MEN, WOMEN & CHILDREN Review | TIFF 2014

     September 6, 2014

men-women-and-children-review

It’s comforting to view the Internet as a force.  Things existed one way, the Internet came along, completely changed everything, and now—for better or worse—those things are barely recognizable.  We’re all looking down, clacking into our smart phones, so the Internet must have transformed us, right?  It’s just so powerful, and we were caught in its wake.  Current communication technology has changed us, but Jason Reitman’s Men, Women & Children wryly, wisely, and astutely observes our fears and insecurities long preceded our smartphones.  The film is a sharp commentary on the decay of intimacy as we, isolated in the cosmos, have now become isolated from each other.  Woven together with well-crafted storylines, sharp performances, and convincing drama, Reitman’s latest film mostly avoids being a cautionary tale and instead provides an insightful look on how online communication changes our relationships but doesn’t define our lives.

The plot follows several, loosely connected plotlines, which are occasionally narrated (Emma Thompson) in the tone of a quiet, nature documentary.  Don (Adam Sandler) and Helen Truby (Rosemarie DeWitt) are have fallen into marital malaise, especially with regards to their sex life; their son Chris (Travis Tope) has developed an Internet porn addiction that’s caused him to start looking for kinkier stuff.  His girlfriend Hannah Clint (Olivia Crocicchia) dreams of being a celebrity, and posts a collection of risqué pinups on a personal website run by her mother, Donna (Judy Greer).  Patricia Beltmeyer (Jennifer Garner), is far less lenient with her daughter Brandy (Kaitlyn Dever), and monitors all of her texts, posts, and even GPS location.  However, Brandy does manage to find a kinship with Tim Mooney (Ansel Elgort), a star athlete who has quit the football team and become immersed in Guild Wars after he and his father Kent (Dean Norris) are abandoned by his mother.  Finally and mostly unrelated to all of these characters is Allison Doss (Elena Kampouris), an anorexic sophomore cheerleader who uses vile “thinspiration” websites to support her eating disorder.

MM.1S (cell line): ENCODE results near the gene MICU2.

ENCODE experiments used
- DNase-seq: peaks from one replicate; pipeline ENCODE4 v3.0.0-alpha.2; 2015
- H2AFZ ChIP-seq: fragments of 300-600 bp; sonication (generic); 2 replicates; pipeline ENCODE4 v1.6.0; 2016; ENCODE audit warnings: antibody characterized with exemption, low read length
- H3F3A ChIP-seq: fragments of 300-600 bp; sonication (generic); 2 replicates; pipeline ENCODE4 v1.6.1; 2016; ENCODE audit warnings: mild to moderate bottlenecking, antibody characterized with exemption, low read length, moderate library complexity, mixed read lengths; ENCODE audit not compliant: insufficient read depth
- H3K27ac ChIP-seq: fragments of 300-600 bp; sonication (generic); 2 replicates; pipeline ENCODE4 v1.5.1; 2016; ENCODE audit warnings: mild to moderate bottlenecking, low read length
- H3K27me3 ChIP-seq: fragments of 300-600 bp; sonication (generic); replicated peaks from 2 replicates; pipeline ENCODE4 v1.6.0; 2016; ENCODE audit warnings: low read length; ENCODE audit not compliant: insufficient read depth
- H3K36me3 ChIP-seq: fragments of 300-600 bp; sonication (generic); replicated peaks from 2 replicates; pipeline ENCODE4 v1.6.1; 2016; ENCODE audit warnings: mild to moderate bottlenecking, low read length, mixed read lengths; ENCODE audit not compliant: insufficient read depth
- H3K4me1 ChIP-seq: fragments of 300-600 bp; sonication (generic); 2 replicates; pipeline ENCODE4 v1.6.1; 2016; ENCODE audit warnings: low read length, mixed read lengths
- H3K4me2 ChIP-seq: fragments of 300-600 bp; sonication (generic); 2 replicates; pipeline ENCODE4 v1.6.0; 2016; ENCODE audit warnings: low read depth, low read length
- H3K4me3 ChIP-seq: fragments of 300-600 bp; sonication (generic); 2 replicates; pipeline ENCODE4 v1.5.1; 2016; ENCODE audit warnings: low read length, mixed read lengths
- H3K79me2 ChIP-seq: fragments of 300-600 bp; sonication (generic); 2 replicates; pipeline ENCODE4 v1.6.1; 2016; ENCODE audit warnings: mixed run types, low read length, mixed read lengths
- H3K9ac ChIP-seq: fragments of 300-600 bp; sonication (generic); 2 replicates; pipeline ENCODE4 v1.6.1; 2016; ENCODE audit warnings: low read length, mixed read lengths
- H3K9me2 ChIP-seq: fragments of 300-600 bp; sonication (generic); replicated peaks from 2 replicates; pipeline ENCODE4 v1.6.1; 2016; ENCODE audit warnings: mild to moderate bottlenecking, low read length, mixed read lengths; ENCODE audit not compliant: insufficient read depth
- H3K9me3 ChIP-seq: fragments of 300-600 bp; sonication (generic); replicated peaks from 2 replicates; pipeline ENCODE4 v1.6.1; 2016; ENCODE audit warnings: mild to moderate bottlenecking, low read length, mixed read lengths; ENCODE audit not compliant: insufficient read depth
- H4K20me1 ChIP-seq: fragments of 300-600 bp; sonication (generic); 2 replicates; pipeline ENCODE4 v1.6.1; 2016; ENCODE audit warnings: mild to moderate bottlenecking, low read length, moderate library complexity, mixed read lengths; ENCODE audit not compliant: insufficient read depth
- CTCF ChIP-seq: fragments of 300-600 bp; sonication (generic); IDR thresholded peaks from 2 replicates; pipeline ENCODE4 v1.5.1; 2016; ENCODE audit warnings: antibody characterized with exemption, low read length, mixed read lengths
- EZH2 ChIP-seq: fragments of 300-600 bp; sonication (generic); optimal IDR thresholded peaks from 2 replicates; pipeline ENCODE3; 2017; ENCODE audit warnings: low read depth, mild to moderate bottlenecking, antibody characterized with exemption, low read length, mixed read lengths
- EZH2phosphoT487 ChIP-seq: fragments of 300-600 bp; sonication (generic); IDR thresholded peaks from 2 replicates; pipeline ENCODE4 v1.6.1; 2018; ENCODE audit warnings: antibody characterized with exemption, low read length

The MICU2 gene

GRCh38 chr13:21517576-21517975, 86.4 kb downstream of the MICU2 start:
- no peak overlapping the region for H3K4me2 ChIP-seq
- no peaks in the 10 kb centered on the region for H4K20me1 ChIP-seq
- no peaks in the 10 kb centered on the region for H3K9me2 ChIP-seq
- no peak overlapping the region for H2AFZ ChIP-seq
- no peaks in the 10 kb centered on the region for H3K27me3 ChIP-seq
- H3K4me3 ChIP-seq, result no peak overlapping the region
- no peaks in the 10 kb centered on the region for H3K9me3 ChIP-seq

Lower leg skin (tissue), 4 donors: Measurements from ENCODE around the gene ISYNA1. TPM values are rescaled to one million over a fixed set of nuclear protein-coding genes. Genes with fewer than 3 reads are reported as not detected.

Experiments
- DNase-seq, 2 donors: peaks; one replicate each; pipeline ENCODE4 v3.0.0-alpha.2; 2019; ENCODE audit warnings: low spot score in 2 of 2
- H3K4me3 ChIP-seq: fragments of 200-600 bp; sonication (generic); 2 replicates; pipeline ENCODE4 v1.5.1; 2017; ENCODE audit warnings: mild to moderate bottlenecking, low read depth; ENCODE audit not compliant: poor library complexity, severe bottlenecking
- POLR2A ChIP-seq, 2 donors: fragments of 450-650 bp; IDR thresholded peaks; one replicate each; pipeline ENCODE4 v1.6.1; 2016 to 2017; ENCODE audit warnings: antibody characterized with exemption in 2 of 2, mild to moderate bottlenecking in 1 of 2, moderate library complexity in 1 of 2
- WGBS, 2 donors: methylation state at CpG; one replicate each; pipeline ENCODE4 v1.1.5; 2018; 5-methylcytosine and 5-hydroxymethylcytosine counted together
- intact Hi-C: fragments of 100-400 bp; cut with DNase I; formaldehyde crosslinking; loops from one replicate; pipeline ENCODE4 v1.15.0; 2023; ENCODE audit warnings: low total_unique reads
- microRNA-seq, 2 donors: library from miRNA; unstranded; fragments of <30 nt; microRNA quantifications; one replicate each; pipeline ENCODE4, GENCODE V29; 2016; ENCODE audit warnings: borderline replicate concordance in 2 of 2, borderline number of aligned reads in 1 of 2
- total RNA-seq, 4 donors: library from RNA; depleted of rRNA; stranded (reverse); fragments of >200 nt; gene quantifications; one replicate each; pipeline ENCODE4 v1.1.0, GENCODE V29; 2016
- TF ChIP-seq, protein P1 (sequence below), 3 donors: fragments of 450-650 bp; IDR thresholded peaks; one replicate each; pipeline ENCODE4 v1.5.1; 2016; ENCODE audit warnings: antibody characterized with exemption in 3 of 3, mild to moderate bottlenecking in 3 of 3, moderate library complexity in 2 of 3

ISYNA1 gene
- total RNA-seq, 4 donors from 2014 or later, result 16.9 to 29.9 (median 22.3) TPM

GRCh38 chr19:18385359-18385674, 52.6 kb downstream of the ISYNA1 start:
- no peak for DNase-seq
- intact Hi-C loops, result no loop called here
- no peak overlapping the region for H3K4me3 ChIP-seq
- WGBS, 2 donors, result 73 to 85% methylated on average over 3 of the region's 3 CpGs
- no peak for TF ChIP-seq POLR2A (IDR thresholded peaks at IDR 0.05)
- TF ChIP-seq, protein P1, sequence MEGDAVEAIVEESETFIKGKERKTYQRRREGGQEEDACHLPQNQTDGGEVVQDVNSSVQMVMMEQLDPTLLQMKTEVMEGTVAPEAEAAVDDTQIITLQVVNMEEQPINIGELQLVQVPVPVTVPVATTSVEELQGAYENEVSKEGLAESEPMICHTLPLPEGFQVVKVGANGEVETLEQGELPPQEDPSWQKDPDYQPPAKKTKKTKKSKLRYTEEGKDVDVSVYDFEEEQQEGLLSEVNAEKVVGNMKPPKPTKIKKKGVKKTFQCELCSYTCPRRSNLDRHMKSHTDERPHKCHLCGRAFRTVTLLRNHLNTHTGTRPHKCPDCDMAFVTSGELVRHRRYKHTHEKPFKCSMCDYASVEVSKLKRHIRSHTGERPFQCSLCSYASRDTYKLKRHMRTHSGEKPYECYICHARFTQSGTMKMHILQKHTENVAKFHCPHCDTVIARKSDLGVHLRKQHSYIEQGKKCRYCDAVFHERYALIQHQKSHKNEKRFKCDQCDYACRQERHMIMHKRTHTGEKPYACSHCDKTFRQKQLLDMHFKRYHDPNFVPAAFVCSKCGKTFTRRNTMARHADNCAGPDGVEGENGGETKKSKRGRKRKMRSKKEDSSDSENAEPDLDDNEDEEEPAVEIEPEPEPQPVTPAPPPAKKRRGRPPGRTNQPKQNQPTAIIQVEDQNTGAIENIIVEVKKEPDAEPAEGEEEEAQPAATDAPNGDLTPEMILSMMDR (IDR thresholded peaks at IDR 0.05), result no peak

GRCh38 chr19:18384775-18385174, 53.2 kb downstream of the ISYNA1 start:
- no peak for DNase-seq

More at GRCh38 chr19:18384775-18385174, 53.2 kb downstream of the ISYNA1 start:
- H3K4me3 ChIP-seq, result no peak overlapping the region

men-women-and-children-review